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Panoramic Views > North > Bcharreh > Village of Hasroun

Village of Hasroun

Hasroun is the village of a thousand red roofs. From afar the village of Hasroun draws the eye of visitors by reason of its red-tiled roofs nestling in the verdure or wreathed in mist at an altitude of some 1420 meters (4500 feet), 107km from Beirut and 45 from Tripoli. It is a large Maronite village spectacularly perched on a jutting cliff soaring over the Holy Valley, just a little lower than Bekaa Kafra, the village of Saint Sharbel Makhlouf.

The name is of Phoenician origin and means the fortress, one to which many invaders have laid siege over the ages, always in vain. The inhabitants are to be found in Beirut, on the coast and in Hasroun itself, but in summer all come together. As well as the coppices of oak, cedar and trees of other kinds, there are orchards of apple, cherry, pear and plum trees. Agriculture is carried on between March and October, the snow and the cold making this impossible during the winter. There are a number of restaurants, hotels and summer residences. The climate could not be bettered, the countryside charming and picturesque and the local people hospitable. A convent of nuns, schools, a club, a municipal center and all the requirements of a town function with an up-to-date infrastructure, including clinics and dispensaries. Sauntering through the old souk (bazaar) and the historic part of the village will lead one to much of interest. Several churches draw the crowds of faithful, St. Michael’s, St. James’ and others, not forgetting the old monastery of St. Simon.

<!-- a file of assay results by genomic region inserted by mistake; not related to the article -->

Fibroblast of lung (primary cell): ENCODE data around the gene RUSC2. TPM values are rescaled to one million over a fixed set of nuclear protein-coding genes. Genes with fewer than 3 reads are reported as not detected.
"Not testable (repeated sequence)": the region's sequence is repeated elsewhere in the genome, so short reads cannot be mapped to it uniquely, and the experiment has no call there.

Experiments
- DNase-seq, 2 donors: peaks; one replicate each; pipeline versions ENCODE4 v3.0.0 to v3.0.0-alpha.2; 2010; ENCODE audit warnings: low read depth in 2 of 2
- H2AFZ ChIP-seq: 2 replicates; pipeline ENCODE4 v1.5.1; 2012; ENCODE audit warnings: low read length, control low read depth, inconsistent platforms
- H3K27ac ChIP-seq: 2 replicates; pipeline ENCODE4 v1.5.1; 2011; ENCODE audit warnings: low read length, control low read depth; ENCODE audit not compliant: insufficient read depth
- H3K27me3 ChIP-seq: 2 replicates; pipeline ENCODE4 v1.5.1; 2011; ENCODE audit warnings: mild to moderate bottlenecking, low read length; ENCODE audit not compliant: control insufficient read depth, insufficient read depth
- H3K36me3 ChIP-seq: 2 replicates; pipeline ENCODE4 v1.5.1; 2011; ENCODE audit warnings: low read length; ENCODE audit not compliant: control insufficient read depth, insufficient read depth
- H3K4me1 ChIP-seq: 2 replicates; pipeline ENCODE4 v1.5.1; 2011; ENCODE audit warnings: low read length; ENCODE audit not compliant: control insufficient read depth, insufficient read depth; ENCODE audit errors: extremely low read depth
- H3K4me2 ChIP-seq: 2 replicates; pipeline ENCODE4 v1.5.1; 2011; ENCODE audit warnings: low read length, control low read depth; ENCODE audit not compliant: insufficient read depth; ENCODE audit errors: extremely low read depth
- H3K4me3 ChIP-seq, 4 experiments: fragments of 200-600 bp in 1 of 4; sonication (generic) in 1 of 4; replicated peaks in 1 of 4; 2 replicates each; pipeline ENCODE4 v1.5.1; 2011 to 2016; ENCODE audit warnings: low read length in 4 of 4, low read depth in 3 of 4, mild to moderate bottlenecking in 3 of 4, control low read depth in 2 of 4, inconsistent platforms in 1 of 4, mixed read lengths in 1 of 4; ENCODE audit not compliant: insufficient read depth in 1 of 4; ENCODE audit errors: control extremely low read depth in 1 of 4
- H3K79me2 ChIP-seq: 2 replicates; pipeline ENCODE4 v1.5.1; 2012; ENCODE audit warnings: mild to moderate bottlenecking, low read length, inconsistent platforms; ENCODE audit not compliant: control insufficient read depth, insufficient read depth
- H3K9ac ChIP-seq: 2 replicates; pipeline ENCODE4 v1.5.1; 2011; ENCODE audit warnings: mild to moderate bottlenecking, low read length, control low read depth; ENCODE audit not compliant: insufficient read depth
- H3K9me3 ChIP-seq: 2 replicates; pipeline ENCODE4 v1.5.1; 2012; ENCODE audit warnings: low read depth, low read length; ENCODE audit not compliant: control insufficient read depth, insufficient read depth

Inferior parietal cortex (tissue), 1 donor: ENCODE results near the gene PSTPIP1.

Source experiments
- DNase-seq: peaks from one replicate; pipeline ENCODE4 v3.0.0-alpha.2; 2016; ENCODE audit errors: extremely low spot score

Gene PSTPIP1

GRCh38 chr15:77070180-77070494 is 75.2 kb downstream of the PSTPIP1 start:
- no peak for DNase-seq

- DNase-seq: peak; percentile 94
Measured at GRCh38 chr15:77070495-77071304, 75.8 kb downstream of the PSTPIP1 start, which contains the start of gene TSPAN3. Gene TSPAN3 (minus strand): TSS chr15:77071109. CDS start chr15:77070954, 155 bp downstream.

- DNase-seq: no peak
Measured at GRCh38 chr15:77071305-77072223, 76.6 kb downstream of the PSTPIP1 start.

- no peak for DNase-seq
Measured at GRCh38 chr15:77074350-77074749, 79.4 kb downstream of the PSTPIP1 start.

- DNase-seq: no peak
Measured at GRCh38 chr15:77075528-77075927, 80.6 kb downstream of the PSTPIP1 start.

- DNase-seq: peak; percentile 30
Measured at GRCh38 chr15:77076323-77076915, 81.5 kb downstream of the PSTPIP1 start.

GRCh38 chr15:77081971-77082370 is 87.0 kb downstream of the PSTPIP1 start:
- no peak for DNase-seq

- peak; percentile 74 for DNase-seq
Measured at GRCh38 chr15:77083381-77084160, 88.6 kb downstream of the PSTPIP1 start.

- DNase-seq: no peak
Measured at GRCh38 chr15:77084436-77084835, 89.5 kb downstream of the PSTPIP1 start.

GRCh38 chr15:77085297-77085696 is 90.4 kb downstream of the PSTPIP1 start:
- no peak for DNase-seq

This impregnable fortress village provided a refuge for the Maronites persecuted by invaders, with deep ravines on one side and lofty snow-clad peaks on the other, everywhere steep cliffs and a harsh rocky landscape. Hasroun is considered one of the most beautiful summer resorts in Lebanon in view of its situation, its climate, its valleys, its caves, its monasteries and convents, and its woodlands. Several of Lebanon’s most prominent families have come from Hasroun.

Hasroun, “the rose of the mountain”, called by Lamartine a “bouquet of roses”, strikes a note of brilliant color in a scene of rich verdure and purplish soil. One sees a thousand red-roofed dwellings, mostly longstanding with stone façades wreathed with vines, fruit trees and flowers watered by springs that bubble through its alleys. There is the Awad Hotel where General de Gaulle himself put up during a visit to Lebanon.

The village is clean and well-kept, with a ban enforced on sticking up public notices and advertisements. The World Bank has offered help for restoring the walls of the village and the Papal Nunciature has offered help for the construction of a lake holding 60,000 cubic meters of water to supply the needs of agriculture. Haroun remains one of the most beautiful villages in Lebanon.

William MATTAR

- Village of Hasroun: >> View Movie << (2010-01-15)

 

 


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